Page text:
There is an extreme need for comprehensive and multi-disciplinary cleft services throughout the world and outreach missions have become a necessary and extraordinary solution for many underserved areas. However, medical staff and volunteers who embark on such missions must deal with the realities inherent in providing healthcare services abroad and matching that with acceptable quality care.
Although some complications are not avoidable, based on our experience, many of the complications can be prevented with adequate planning. Global Smile Foundation (GSF) has drawn from the cumulative experiences of our founding members to implement a set of quality assurance and safety measures to ensure patient and team safety.
We have a rigorous protocol for evaluation and selection of potential mission sites, including site surveys of facilities coupled with a thorough documentation process. We strongly believe in networking with the onsite medical community and volunteers. In terms of trip preparation, we have created a staffing algorithm to assemble highly experienced cleft teams. Only experienced cleft surgeons who are currently performing these procedures in their base practices are able to join the GSF teams. Other team members include pediatric anesthesiologists, pediatric intensivists, PICU and pediatric PACU nurses, biomed engineers, speech therapists, pediatric and craniofacial dentists and psychosocial experts.
Leadership skills and a cohesive team are fundamental for any successful mission. In the perioperative phase, we implement a rigorous screening process with evidence-based inclusion criteria that allows us to develop an operative schedule based on capacity, level of deformity and urgency of care.
Strict and very vigorous patient safety protocols are in place based on the founders’ three decades of extensive experience in outreach cleft programs. Emergency drills are performed at the beginning of each mission to ensure the timely responsiveness of all team members. Onsite staff are invited to participate in these emergency drills to familiarize both teams with the time sensitive and life saving measures and enhance knowledge transfer.
No more than 3-4 OR cases are performed/OR/day to avoid team fatigue with a maximum of 2 airway cases/OR to ensure safe recovery of all patients and allowing enough rest time for the team. Airway cases are only performed at tertiary healthcare facilities or should be within 30 minutes to such facilities in case a patient has to be transferred to an intensive care. On call teams are available every night throughout the mission and are equipped with all needed communication devices and transport vehicles in case of an emergency.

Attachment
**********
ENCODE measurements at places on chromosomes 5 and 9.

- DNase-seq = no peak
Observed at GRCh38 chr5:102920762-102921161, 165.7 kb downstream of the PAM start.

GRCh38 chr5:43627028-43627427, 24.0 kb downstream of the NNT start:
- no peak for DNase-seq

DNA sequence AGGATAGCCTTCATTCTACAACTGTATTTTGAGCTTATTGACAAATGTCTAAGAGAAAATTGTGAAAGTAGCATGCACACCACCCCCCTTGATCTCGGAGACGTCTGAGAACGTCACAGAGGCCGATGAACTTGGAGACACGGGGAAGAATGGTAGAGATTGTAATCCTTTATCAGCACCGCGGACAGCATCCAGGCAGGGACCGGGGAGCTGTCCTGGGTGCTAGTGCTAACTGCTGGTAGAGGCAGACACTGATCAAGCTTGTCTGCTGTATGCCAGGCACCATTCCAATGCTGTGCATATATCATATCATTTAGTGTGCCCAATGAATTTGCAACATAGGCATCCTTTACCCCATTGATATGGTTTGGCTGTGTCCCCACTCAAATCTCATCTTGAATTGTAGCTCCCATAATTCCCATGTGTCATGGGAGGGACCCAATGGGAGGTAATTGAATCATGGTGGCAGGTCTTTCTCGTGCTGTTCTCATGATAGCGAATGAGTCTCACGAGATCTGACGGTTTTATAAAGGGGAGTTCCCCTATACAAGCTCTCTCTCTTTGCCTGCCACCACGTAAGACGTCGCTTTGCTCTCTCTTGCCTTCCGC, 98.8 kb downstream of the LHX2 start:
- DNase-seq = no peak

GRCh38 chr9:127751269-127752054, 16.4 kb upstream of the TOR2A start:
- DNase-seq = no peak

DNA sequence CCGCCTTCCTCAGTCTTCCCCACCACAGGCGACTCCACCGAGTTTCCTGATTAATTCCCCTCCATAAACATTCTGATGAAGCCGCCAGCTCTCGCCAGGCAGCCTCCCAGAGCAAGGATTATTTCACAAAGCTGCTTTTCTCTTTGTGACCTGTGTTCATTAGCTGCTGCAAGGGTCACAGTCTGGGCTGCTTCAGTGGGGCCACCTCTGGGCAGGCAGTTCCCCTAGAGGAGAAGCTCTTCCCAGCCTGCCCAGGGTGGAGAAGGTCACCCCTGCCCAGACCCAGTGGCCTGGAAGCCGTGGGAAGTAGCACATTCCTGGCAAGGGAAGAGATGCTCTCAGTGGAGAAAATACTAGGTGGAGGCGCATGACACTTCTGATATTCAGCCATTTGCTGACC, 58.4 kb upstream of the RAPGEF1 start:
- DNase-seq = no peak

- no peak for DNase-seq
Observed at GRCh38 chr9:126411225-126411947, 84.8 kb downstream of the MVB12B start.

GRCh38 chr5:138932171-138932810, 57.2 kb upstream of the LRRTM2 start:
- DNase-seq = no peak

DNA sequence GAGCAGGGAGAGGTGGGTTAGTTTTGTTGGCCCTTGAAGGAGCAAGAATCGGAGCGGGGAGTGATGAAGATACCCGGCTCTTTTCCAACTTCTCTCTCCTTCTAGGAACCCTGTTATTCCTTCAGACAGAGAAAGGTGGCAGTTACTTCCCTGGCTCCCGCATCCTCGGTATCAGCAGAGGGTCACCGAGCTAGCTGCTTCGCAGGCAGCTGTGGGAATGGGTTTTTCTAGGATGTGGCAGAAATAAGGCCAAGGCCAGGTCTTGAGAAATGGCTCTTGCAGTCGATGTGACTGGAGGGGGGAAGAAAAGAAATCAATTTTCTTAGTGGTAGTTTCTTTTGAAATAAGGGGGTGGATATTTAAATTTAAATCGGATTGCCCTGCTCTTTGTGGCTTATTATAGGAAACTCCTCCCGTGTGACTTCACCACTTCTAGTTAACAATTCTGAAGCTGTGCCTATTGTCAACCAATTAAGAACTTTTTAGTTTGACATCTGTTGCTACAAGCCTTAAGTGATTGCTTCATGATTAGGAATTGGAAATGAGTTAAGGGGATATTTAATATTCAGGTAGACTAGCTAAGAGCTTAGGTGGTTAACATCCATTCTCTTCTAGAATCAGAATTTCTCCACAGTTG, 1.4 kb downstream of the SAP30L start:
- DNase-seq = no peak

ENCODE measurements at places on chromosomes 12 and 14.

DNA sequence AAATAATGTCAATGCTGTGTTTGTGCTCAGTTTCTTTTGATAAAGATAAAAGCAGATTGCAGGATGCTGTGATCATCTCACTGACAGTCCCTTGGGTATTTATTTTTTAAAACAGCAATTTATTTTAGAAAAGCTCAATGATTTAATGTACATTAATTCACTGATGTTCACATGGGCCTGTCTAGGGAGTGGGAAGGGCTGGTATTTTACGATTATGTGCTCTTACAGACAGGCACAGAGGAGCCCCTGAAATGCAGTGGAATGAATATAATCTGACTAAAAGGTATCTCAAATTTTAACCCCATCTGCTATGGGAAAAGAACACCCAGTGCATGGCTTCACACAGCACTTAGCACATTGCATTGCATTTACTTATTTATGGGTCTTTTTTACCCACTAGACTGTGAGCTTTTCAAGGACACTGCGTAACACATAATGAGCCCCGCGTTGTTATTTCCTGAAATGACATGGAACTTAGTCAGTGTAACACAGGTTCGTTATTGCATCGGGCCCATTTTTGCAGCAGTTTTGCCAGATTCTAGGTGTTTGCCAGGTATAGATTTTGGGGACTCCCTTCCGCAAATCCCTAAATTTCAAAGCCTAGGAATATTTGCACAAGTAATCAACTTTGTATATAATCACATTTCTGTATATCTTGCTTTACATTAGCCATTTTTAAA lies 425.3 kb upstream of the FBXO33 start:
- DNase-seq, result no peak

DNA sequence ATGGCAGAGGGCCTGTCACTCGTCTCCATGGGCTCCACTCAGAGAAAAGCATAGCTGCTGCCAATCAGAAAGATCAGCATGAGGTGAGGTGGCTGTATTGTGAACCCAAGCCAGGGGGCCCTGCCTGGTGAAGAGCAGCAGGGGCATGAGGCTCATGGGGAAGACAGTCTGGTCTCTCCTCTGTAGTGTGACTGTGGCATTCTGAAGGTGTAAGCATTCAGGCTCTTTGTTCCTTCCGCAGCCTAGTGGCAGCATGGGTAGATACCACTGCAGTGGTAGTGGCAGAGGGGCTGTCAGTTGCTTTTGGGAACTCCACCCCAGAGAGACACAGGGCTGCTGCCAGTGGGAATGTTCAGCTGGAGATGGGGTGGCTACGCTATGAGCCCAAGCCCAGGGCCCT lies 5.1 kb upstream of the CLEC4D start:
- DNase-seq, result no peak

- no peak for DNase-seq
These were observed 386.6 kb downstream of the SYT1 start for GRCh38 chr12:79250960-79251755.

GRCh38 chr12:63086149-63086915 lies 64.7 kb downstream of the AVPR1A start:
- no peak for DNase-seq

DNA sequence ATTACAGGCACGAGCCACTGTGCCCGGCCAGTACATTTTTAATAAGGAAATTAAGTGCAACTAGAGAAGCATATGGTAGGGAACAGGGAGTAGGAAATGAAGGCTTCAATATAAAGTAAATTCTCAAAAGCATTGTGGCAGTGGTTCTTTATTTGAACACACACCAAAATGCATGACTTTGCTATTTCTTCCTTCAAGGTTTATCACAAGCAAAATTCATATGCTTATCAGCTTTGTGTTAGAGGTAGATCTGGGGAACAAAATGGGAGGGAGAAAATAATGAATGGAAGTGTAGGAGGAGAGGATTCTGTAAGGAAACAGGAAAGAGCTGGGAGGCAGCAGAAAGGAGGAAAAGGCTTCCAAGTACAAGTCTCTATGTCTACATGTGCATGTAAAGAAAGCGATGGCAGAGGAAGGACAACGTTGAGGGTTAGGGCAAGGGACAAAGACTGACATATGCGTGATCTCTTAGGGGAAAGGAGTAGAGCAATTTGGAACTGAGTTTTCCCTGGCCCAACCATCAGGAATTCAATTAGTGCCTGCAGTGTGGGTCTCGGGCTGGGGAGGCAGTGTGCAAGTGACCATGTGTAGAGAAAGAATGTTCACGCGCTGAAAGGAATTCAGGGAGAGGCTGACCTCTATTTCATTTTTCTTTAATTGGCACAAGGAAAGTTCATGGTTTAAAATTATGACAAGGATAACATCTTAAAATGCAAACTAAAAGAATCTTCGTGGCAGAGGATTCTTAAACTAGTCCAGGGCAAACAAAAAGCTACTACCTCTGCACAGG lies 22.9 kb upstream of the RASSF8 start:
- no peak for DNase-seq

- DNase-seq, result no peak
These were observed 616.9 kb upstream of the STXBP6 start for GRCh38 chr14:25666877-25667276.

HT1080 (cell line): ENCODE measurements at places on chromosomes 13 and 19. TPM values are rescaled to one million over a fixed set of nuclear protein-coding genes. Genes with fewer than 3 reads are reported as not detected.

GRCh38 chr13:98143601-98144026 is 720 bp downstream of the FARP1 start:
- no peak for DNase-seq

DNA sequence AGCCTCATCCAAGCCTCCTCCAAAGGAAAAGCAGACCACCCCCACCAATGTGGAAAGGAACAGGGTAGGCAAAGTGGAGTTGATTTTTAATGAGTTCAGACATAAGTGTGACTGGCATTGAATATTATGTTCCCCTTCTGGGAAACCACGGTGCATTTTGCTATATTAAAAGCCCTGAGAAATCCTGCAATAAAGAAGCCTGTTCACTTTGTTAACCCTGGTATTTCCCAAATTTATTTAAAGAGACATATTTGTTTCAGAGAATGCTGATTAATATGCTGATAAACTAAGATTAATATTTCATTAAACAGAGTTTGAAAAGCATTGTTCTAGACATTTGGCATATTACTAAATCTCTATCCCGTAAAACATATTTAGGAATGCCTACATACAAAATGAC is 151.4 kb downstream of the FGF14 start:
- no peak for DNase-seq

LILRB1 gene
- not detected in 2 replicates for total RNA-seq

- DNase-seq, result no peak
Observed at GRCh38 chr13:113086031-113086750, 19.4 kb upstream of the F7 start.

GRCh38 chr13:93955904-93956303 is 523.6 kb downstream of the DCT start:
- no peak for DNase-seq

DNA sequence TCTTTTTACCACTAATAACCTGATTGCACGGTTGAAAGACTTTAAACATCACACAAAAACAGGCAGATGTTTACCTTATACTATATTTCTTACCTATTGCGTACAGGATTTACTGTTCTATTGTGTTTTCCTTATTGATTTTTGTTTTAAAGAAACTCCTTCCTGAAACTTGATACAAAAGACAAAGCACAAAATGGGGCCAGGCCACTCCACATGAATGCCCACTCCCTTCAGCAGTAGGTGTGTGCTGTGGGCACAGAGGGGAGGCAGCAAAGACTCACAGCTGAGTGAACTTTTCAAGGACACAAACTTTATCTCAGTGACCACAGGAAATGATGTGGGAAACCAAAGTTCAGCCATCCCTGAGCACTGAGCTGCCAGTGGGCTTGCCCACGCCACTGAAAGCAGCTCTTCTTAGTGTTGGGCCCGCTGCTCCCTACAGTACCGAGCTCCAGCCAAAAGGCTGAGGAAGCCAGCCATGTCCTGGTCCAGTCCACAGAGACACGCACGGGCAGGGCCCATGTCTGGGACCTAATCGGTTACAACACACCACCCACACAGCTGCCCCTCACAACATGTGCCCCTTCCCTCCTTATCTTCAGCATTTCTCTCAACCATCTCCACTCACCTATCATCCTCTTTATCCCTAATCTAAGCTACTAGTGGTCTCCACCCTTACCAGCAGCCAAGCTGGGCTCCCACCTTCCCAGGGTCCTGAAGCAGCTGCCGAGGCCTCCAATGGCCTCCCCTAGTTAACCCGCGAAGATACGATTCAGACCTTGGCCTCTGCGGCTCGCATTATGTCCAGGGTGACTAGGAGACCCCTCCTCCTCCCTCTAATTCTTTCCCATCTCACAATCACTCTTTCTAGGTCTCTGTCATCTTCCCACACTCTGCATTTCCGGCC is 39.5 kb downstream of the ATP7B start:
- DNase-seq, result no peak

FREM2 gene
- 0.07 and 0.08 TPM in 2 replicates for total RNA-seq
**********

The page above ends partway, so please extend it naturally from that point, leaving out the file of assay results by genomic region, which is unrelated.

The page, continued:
By following these patient safety protocols, Global Smile Foundation has been able to provide high quality and safe cleft care throughout the world. Nonetheless, we are constantly evaluating and improving our operational systems to ensure maximum patient and team safety. GSF provides long term follow up care for our patients and many of them are now 20-25 years of age and volunteer on our missions.
Outreach missions are great opportunities to provide quality comprehensive care to underserved patients throughout the world, train onsite staff and provide an enriching experience for medical teams and volunteers. With the proper safety measures and help from AmeriCares Safe Surgery Initiative, GSF teams are continuously working on raising the quality of care in outreach settings.
Eberlin K, Zaleski K, Snyder D, Hamdan U. Quality Assurance Guidelines for Surgical Outreach Programs: A 20-Year Experience. Cleft Palate Craniofac J. 2008 May;45(3):246-55.
Patel K, Eberlin K, Vyas R, Hamdan U. Use of Safety Measures, Including the Modified World Health Organization Surgical Safety Checklist, During International Outreach Cleft Missions. Cleft Palate Craniofac J. 2014 Sep;51(5):597-604.
Vyas R, Eberlin K, Hamdan U Implementation of An Emergency Response Protocol for Overseas Surgical Outreach Initiatives. Plastic and Reconstructive Surgery, P: 631e-636e, April 2013